Constructing Identity


The other night I was in my “Literature of the Asian Diaspora” class (it’s amazing what qualifies for an English degree these days) when we started discussing the origin of the term “Asian American”. Apparently the first academic use of the term was in the 1970s at UCLA (although it may have been in use colloquially among the civil rights movement in the 1960s before that) as an alternative to the arguably pejorative “Oriental” (I take no stance on the issue, but I understand the argument).

The point I raised in class, and my professor seemed to agree with me, is that “Asian American” is a constructed identity. Setting aside any flippant comments about there being no such place as “Asian America”, there is no “Asian” culture. There is Japanese culture, Korean culture, Chinese culture, Indian culture, and a host of others too numerous for me to name or even be aware of. Each individual named under this broad, constructed identity of “Asian American” does not partake of the same cultural background, any more than every person of European descent comes from the same cultural heritage.

I’ve been thinking about it quite a bit over the last few days, mostly because I find it something challenging to relate to. On the one hand, as I have mentioned before, I come from perhaps the most common of backgrounds, and face few of the challenges that an Asian American or other racial minority would face in America today (although from what I have read it’s a far different story in Japan or elsewhere in Asia, so at least it’s not a global phenomenon). On the other hand, the concept of trying to construct an identity for oneself is something I believe everyone struggles with, and as the world is changing perhaps faster than ever, it is something that we each continue to struggle with.

For myself, I can look back over my life and see how my own sense of self has changed drastically in just a short (or so it seems to me) twenty years. When I was 15, there was no doubt in my mind that I would be a world famous actor, working the stage with both grace and abandon on Broadway and beyond. Fast forward a decade, and after one of the worst years of my life I was burning almost every bridge I had, leaving Richmond and unsure of anything except that I would never, ever be a professional actor. I kept my hand in on a few amateur shows in school after that, but my heart wasn’t really in it anymore. Jump ahead another decade, and I had been married for three years to the love of my life, who I hadn’t even met when last we checked in, and working at the job I currently hold.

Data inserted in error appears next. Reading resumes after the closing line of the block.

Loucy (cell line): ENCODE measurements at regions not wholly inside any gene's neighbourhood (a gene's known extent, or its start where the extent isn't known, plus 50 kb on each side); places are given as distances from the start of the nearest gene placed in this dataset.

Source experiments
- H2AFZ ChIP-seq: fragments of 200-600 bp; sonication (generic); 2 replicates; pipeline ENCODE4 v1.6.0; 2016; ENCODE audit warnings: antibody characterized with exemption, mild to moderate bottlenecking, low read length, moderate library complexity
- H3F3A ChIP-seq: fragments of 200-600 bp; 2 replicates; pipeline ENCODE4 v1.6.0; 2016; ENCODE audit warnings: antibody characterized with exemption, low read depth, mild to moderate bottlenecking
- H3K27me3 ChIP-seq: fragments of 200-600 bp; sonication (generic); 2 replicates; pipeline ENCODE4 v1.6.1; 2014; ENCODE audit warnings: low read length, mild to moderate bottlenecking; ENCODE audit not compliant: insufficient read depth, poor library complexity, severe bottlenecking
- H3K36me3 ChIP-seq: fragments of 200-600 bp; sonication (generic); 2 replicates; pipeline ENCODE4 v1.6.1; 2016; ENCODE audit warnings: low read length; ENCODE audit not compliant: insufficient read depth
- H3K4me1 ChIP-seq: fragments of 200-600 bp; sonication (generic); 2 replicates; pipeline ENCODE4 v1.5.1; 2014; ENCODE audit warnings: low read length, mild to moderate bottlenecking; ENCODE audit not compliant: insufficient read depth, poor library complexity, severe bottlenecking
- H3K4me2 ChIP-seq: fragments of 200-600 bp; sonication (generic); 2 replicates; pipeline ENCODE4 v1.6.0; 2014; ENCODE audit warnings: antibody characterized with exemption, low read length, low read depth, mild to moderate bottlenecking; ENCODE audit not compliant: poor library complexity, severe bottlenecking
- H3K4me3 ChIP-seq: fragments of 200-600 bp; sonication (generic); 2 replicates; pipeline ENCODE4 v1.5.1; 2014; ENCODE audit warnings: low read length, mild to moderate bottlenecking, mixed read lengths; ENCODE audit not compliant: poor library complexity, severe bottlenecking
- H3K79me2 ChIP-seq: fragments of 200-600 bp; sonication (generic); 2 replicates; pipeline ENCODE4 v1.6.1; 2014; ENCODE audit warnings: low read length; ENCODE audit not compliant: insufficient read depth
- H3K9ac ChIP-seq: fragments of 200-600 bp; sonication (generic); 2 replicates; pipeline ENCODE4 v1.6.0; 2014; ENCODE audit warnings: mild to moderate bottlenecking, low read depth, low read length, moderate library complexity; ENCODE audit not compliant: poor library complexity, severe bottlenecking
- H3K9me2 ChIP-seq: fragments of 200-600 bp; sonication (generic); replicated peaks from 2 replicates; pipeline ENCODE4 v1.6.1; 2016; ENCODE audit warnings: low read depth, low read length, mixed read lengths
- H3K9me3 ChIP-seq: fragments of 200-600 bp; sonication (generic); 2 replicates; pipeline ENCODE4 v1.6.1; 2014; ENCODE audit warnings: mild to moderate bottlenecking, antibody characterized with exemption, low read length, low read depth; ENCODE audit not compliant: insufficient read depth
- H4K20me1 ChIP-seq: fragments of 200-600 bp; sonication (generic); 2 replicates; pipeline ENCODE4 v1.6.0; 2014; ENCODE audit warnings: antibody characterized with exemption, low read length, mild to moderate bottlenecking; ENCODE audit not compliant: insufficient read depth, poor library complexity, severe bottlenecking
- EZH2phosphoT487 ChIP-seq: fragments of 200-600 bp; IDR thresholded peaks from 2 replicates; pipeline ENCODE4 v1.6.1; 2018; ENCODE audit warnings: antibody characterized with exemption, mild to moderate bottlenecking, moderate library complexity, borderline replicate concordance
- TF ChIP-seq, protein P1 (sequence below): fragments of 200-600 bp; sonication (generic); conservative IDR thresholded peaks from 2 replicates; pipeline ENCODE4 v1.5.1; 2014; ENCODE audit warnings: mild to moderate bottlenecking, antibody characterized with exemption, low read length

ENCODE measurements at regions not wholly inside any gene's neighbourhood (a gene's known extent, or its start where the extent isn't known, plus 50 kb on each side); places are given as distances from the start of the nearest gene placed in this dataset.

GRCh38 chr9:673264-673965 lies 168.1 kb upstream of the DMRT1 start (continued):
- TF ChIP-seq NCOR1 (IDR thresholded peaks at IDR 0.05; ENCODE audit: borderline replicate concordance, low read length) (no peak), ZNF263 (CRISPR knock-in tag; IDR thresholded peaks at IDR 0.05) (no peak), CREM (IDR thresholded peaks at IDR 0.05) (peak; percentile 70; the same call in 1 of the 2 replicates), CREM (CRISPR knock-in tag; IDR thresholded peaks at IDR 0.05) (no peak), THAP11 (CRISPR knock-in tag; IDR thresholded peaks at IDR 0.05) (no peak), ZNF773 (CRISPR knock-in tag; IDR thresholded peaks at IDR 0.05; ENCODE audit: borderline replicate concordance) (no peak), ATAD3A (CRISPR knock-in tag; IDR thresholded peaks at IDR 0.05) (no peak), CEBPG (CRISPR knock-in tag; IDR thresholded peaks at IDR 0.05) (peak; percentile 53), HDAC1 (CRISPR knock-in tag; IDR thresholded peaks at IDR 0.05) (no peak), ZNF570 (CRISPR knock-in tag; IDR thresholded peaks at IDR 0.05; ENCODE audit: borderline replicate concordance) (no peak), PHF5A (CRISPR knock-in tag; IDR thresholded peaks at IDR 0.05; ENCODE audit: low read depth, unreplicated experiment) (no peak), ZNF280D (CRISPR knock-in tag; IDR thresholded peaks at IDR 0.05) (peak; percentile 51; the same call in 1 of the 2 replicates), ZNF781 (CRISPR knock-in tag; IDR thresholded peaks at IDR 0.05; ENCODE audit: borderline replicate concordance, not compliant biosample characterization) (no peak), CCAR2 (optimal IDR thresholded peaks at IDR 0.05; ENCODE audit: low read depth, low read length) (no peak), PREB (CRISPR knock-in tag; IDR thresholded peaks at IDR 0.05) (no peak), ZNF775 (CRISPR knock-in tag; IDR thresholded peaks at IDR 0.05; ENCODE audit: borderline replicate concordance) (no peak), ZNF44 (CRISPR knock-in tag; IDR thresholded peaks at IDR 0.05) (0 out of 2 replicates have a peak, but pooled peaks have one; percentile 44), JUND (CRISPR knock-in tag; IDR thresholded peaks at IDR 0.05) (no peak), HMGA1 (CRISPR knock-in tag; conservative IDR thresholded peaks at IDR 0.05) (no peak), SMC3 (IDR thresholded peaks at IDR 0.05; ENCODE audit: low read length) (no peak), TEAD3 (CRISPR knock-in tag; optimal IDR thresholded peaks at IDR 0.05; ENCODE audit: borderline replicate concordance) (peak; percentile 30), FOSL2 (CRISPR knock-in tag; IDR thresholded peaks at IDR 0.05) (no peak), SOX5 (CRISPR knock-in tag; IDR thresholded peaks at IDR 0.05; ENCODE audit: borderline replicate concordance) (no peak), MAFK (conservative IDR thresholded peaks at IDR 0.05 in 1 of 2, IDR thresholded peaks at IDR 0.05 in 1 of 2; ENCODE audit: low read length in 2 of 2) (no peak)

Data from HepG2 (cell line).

Each step of the way my sense of self changed, but it was a gradual change, with the occasional jarring moment of realization. At no point did I wake up and say “today I’m going to decide I no longer want to be an actor”; it was something that accumulated, just like the choices, opportunities, and yes, even the mistakes I have made all along the way have led me to the place and person I am today. Perhaps that is what we call the process of “growing up”, or perhaps it is something more. I don’t know if being a straight white male means that process has been easier or harder for me, because I have no basis for comparison. I can say almost unequivocally that having bipolar disorder (undiagnosed before I was in my mid-twenties) certainly provided its own unique challenges, but again I can’t speak to how my life would have been different otherwise, only that I do not doubt it would have been.

As I have reflected on my life and how it has changed, and as I have considered how I have constructed and re-constructed my own identity, I have only come to one certain conclusion. I do not want to be viewed as a heterosexual, or a Caucasian, or male, or as someone with a mental disorder, or as part of any other group. I only want to be viewed as me; unique, individual, hopefully ever-changing and evolving and yet always recognizably Bob.

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